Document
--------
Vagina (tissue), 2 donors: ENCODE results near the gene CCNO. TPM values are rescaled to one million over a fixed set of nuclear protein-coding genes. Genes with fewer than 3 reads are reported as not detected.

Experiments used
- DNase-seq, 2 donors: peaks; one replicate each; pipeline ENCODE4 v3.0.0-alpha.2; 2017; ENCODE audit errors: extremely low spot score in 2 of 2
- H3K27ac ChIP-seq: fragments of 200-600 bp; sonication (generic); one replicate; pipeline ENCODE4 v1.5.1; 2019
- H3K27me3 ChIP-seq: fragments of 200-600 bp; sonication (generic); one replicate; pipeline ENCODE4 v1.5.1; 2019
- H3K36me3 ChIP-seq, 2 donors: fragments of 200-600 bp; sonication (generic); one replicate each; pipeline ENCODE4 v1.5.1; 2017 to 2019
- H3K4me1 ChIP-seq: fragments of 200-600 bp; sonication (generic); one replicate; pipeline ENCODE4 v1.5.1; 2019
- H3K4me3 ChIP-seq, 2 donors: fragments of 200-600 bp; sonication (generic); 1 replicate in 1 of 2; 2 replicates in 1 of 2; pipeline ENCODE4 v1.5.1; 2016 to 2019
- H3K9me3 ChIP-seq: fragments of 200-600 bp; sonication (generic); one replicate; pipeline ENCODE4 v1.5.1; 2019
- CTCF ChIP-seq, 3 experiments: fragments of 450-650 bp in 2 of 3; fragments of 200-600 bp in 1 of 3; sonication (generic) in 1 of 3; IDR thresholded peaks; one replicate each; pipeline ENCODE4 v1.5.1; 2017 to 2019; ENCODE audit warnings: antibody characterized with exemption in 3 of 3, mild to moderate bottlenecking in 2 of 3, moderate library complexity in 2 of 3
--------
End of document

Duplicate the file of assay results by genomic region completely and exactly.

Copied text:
Vagina (tissue), 2 donors: ENCODE results near the gene CCNO. TPM values are rescaled to one million over a fixed set of nuclear protein-coding genes. Genes with fewer than 3 reads are reported as not detected.

Experiments used
- DNase-seq, 2 donors: peaks; one replicate each; pipeline ENCODE4 v3.0.0-alpha.2; 2017; ENCODE audit errors: extremely low spot score in 2 of 2
- H3K27ac ChIP-seq: fragments of 200-600 bp; sonication (generic); one replicate; pipeline ENCODE4 v1.5.1; 2019
- H3K27me3 ChIP-seq: fragments of 200-600 bp; sonication (generic); one replicate; pipeline ENCODE4 v1.5.1; 2019
- H3K36me3 ChIP-seq, 2 donors: fragments of 200-600 bp; sonication (generic); one replicate each; pipeline ENCODE4 v1.5.1; 2017 to 2019
- H3K4me1 ChIP-seq: fragments of 200-600 bp; sonication (generic); one replicate; pipeline ENCODE4 v1.5.1; 2019
- H3K4me3 ChIP-seq, 2 donors: fragments of 200-600 bp; sonication (generic); 1 replicate in 1 of 2; 2 replicates in 1 of 2; pipeline ENCODE4 v1.5.1; 2016 to 2019
- H3K9me3 ChIP-seq: fragments of 200-600 bp; sonication (generic); one replicate; pipeline ENCODE4 v1.5.1; 2019
- CTCF ChIP-seq, 3 experiments: fragments of 450-650 bp in 2 of 3; fragments of 200-600 bp in 1 of 3; sonication (generic) in 1 of 3; IDR thresholded peaks; one replicate each; pipeline ENCODE4 v1.5.1; 2017 to 2019; ENCODE audit warnings: antibody characterized with exemption in 3 of 3, mild to moderate bottlenecking in 2 of 3, moderate library complexity in 2 of 3